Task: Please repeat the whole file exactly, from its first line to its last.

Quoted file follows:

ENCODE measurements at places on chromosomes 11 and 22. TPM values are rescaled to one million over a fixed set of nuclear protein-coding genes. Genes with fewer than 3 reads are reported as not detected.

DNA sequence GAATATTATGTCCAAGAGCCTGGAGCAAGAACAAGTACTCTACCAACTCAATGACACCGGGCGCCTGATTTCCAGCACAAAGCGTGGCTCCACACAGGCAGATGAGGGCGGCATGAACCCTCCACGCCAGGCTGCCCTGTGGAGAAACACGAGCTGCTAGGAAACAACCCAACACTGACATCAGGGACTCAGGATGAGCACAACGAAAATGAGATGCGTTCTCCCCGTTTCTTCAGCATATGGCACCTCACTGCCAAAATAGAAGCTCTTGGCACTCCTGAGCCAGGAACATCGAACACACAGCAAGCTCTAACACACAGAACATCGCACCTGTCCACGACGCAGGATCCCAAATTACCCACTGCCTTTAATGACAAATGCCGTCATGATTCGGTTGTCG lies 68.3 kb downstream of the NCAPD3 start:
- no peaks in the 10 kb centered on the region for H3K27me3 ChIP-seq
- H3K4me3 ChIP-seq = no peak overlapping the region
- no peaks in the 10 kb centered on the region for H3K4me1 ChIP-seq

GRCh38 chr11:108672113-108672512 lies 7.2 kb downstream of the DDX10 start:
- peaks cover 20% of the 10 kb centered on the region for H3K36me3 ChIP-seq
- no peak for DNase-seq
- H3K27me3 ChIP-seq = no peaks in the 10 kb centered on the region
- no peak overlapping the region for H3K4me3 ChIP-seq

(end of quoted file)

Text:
ENCODE measurements at places on chromosomes 11 and 22. TPM values are rescaled to one million over a fixed set of nuclear protein-coding genes. Genes with fewer than 3 reads are reported as not detected.

DNA sequence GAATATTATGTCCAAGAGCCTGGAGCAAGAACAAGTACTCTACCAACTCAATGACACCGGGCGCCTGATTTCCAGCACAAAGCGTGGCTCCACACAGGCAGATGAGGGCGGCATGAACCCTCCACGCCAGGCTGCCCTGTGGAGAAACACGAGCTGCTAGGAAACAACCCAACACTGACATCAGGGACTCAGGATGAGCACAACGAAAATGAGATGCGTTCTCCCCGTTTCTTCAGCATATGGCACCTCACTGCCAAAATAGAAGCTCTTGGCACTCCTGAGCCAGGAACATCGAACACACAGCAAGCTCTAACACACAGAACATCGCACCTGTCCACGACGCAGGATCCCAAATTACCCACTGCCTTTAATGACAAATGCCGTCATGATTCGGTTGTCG lies 68.3 kb downstream of the NCAPD3 start:
- no peaks in the 10 kb centered on the region for H3K27me3 ChIP-seq
- H3K4me3 ChIP-seq = no peak overlapping the region
- no peaks in the 10 kb centered on the region for H3K4me1 ChIP-seq

GRCh38 chr11:108672113-108672512 lies 7.2 kb downstream of the DDX10 start:
- peaks cover 20% of the 10 kb centered on the region for H3K36me3 ChIP-seq
- no peak for DNase-seq
- H3K27me3 ChIP-seq = no peaks in the 10 kb centered on the region
- no peak overlapping the region for H3K4me3 ChIP-seq